The production of mass wine takes place in the Roman Catholic Church according to certain regulations laid down by the Church of natural purity and authenticity. These are now fulfilled by the legal regulations and provisions of wine law for quality wines .
According to Christian tradition, Jesus Christ gave bread and wine at the meal with his disciples on the evening before his death as permanent signs of his presence in the community. The roots of this celebration lie in the Jewish seder evening , the beginning of the Passover festival , during which Jews commemorate the exodus from Egypt with four glasses of blessed wine in addition to various dishes .
Until about the middle of the 15th century, only red wine was used as mass wine for the celebration of the Eucharist . In 1478, Pope Sixtus IV approved white wine for the first time. As a rule, the Orthodox churches only use red wine because of its symbolic proximity to the blood of Christ.
The importance of the mass wine transformed into the blood of Christ through transubstantiation in the Catholic Church explains why the Catholic Church has always cultivated, preserved and refined viticulture and winemaking. In addition to being used for the celebration of the Eucharist, wine was also given out as a sacrament on certain days of the church year , for example as St. John's wine on the feast of the Apostle John . With the worldwide spread of Christianity, viticulture also spread . Since wine adulterations occurred in large numbers in the past, the church issued its own regulations on the natural purity and authenticity of the mass wine and controlled the production.
According to the Catholic understanding, a valid change can only take place with real wine, but not with grape juice or wine that does not comply with the requirements of church law. Canon law prescribes:
“The wine for the celebration of the Eucharist must come from the plant of the vine (cf. Lk 22, 18) and be naturally pure and unmixed, that is, without the addition of foreign substances. Particular care is taken to ensure that the bread and wine intended for the celebration of the Eucharist are kept in perfect condition. That means, it has to be ensured that the wine does not turn into vinegar (...). "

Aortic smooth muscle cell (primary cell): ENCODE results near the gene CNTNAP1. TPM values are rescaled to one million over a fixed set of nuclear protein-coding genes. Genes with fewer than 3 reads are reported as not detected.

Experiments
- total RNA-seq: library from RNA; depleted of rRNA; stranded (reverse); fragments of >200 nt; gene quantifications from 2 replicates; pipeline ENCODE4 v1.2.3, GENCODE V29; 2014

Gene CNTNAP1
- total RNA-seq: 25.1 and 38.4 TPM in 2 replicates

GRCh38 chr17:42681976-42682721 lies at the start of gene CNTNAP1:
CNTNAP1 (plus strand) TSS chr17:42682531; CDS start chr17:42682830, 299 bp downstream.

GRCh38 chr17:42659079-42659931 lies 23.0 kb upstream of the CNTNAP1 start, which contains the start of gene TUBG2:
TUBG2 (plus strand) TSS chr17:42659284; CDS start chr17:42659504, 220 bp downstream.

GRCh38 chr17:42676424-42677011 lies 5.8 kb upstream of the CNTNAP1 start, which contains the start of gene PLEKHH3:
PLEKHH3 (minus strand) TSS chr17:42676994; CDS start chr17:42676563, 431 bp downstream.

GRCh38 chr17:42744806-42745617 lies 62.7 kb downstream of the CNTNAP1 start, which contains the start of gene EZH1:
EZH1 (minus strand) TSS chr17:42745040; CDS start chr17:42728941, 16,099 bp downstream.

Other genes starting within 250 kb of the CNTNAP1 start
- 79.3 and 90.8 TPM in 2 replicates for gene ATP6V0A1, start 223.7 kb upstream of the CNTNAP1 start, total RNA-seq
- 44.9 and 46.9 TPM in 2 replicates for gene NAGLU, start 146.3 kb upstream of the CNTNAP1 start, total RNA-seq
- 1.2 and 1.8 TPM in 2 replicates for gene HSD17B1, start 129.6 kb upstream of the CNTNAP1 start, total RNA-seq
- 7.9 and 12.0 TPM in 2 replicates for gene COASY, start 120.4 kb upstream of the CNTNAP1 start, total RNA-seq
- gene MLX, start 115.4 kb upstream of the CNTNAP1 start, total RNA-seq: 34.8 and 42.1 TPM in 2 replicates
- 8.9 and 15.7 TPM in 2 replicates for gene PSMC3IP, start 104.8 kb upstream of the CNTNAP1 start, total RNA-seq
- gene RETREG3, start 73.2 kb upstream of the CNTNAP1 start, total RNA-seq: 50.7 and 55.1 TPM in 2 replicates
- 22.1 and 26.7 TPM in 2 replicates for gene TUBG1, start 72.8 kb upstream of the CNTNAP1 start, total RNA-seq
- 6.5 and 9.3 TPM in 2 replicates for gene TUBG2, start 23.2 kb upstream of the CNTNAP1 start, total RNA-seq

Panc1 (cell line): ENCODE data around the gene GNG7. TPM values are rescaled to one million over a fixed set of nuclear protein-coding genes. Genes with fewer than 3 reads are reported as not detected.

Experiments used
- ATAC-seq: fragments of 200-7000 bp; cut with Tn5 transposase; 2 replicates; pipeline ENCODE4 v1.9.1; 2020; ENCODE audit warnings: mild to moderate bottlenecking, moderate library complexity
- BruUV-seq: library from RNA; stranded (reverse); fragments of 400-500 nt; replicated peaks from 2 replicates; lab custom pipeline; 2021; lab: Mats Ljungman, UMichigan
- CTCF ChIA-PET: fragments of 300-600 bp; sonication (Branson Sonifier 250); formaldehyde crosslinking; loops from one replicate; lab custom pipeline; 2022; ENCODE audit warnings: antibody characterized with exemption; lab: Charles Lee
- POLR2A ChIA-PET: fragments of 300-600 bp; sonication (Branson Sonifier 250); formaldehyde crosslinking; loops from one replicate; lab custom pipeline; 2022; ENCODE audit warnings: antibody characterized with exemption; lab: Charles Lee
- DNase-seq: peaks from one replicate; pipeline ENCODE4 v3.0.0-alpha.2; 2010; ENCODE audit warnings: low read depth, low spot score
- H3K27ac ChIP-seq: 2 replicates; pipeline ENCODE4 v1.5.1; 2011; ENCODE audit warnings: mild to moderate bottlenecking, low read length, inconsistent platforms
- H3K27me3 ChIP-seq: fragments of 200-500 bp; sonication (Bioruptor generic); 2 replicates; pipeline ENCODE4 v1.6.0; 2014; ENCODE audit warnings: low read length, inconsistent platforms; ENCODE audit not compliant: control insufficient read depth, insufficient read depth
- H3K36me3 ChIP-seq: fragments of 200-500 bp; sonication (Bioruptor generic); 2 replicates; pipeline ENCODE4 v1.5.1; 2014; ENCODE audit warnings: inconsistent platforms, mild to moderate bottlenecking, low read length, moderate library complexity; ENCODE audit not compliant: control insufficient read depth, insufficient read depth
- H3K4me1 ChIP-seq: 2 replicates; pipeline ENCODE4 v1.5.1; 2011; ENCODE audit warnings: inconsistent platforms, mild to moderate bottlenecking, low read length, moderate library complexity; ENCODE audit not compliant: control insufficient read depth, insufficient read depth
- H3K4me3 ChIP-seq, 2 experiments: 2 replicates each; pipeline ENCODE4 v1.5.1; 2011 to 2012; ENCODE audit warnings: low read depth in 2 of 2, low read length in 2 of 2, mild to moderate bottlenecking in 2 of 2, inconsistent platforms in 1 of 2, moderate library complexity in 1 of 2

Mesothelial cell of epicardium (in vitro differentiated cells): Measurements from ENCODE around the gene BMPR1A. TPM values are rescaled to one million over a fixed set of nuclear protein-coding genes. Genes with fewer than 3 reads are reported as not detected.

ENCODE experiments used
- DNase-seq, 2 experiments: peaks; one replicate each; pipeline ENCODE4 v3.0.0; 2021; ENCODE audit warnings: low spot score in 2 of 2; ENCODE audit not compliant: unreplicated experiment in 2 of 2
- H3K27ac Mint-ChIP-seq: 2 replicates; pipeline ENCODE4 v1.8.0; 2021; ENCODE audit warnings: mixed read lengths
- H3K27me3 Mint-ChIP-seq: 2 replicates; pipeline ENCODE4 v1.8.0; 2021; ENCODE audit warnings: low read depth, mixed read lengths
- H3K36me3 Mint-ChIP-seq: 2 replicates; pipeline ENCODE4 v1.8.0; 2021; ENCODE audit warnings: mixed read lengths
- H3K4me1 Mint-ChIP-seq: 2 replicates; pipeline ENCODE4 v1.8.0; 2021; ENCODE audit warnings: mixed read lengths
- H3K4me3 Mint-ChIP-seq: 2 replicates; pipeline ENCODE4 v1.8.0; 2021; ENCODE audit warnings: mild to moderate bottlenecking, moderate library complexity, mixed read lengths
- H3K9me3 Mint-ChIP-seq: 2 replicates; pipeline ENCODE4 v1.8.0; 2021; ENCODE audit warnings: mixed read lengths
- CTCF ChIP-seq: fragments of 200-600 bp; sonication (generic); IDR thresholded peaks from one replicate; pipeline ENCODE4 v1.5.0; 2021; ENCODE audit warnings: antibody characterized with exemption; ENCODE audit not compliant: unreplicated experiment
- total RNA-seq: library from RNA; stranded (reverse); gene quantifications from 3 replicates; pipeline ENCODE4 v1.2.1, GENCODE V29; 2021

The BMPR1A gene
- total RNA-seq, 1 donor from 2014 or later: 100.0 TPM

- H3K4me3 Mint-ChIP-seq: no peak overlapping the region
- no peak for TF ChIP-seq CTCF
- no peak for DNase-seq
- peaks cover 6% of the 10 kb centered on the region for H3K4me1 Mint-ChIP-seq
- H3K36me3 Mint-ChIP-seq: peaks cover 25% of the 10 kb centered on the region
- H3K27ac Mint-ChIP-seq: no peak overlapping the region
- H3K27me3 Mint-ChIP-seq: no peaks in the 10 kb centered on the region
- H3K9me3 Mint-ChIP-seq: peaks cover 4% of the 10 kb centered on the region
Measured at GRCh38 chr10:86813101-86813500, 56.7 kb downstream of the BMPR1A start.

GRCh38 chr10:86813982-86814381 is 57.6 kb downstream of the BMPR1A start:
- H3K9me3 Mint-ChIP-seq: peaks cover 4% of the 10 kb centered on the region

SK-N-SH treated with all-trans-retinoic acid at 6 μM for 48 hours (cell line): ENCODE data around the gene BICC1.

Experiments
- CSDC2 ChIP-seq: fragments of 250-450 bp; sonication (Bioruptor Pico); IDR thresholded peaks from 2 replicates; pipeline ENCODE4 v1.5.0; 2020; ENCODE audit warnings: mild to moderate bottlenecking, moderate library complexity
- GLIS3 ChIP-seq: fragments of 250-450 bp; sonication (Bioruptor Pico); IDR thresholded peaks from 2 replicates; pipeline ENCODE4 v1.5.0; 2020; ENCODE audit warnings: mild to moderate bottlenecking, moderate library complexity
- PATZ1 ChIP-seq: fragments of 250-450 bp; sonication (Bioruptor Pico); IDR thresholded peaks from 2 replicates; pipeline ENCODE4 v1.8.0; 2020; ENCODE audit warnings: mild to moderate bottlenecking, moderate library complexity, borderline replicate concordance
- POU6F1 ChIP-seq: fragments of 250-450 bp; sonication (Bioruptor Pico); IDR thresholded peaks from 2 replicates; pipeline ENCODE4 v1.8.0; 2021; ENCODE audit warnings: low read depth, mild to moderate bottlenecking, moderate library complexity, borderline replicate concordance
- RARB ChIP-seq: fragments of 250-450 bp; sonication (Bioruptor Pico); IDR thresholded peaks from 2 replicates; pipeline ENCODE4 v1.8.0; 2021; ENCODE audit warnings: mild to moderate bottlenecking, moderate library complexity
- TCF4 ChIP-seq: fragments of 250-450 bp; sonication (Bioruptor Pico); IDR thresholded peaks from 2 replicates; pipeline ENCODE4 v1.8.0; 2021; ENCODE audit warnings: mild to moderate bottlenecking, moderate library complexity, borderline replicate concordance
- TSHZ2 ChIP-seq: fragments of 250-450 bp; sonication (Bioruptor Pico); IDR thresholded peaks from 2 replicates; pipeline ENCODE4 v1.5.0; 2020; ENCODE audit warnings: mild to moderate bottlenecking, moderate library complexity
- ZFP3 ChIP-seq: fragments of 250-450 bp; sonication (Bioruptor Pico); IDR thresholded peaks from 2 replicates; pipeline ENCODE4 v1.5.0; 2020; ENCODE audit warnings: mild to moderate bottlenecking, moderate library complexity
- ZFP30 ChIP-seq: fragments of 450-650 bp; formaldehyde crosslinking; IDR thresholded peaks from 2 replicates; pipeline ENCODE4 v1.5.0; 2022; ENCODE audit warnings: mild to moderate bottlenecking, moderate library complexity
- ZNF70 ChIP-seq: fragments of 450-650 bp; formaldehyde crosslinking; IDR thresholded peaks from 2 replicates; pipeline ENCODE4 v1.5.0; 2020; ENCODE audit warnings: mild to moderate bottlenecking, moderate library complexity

This basic rule has been explained again and again by ordinances on mass wine, most recently in 1976. According to such ordinances, wine must be made from grapes. Added sugar or unauthorized additives are prohibited. In Germany, Austria and Switzerland, these requirements are now met by quality wines under wine law. In addition, the addition of pure alcohol ("spiritus") from wine to the wine is permitted, so sherry or port wine are generally suitable for altar wine. Suppliers of mass wine were sworn in for the quality of their products ("pure, clear wine") . In contrast to earlier times, when these swearing-in ceremonies were large official events, the oath was only made in writing. The local bishop , who also checked and confirmed the wine every five years, decided on the approval of a wine as an altar wine . Buyers of mass wine were obliged to obtain their wine from sworn dealers.
On June 23, 2014, the Permanent Council of the German Bishops' Conference decided on a new Ordinance on Mass Wine, in which it took into account the state jurisprudence that regulates the purity of wine and largely prohibits the addition of foreign substances. Wines that “at least meet the requirements of a quality wine (according to German wine law)” are now permitted for the celebration of the Eucharist. Table wine is not permitted as a mass wine because of its dilution. The approval of individual measuring wine suppliers is not applicable.
Since 1994 it has been permitted in exceptional cases and with the express permission of the bishop to use grape must instead of mass wine . The prerequisite is that the celebrating priest is demonstrably not allowed to drink wine for health reasons. Another prerequisite is that the must has not been changed in its nature. For this reason, only freezing is an option for preservation, because sterilization turns the must into grape juice.